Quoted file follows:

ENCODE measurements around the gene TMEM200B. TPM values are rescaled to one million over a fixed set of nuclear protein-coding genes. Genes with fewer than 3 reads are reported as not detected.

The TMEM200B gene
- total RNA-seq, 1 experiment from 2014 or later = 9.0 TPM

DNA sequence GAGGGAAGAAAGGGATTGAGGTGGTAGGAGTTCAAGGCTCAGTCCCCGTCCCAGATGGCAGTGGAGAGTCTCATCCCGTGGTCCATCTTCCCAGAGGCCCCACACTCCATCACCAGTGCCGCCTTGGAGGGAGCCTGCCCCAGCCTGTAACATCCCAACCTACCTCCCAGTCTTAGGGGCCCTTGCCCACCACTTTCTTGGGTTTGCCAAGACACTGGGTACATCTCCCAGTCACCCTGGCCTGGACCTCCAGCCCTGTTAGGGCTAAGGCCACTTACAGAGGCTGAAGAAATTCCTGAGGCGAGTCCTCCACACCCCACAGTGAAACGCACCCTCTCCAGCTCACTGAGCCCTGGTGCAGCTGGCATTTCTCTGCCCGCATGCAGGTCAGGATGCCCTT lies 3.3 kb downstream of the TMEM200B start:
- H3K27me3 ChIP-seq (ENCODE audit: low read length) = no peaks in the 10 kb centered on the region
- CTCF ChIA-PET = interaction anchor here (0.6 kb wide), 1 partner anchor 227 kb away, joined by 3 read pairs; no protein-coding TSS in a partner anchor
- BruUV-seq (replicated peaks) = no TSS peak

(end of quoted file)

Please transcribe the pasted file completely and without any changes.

ENCODE measurements around the gene TMEM200B. TPM values are rescaled to one million over a fixed set of nuclear protein-coding genes. Genes with fewer than 3 reads are reported as not detected.

The TMEM200B gene
- total RNA-seq, 1 experiment from 2014 or later = 9.0 TPM

DNA sequence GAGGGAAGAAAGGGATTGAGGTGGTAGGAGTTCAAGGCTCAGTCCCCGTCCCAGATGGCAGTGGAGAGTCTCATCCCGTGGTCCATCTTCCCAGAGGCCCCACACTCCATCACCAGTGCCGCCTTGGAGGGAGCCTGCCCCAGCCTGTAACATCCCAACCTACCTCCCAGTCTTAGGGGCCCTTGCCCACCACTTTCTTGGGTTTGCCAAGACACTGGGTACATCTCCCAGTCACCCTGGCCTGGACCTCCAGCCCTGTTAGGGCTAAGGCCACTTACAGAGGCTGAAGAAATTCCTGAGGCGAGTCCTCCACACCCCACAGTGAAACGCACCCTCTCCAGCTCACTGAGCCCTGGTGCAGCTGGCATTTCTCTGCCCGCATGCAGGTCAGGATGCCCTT lies 3.3 kb downstream of the TMEM200B start:
- H3K27me3 ChIP-seq (ENCODE audit: low read length) = no peaks in the 10 kb centered on the region
- CTCF ChIA-PET = interaction anchor here (0.6 kb wide), 1 partner anchor 227 kb away, joined by 3 read pairs; no protein-coding TSS in a partner anchor
- BruUV-seq (replicated peaks) = no TSS peak